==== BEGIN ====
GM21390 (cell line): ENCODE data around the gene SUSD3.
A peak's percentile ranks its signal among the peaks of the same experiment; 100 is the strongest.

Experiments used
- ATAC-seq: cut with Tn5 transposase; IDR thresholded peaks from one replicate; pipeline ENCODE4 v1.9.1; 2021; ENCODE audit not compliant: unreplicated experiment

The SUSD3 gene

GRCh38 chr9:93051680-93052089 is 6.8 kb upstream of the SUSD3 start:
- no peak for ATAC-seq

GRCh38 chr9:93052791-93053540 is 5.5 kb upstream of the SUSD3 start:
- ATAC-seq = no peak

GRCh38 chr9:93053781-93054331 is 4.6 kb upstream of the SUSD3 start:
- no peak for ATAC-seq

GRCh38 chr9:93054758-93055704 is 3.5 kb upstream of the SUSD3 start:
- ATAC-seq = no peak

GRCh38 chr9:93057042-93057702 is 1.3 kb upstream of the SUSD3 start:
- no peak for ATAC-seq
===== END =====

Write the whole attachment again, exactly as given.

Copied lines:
GM21390 (cell line): ENCODE data around the gene SUSD3.
A peak's percentile ranks its signal among the peaks of the same experiment; 100 is the strongest.

Experiments used
- ATAC-seq: cut with Tn5 transposase; IDR thresholded peaks from one replicate; pipeline ENCODE4 v1.9.1; 2021; ENCODE audit not compliant: unreplicated experiment

The SUSD3 gene

GRCh38 chr9:93051680-93052089 is 6.8 kb upstream of the SUSD3 start:
- no peak for ATAC-seq

GRCh38 chr9:93052791-93053540 is 5.5 kb upstream of the SUSD3 start:
- ATAC-seq = no peak

GRCh38 chr9:93053781-93054331 is 4.6 kb upstream of the SUSD3 start:
- no peak for ATAC-seq

GRCh38 chr9:93054758-93055704 is 3.5 kb upstream of the SUSD3 start:
- ATAC-seq = no peak

GRCh38 chr9:93057042-93057702 is 1.3 kb upstream of the SUSD3 start:
- no peak for ATAC-seq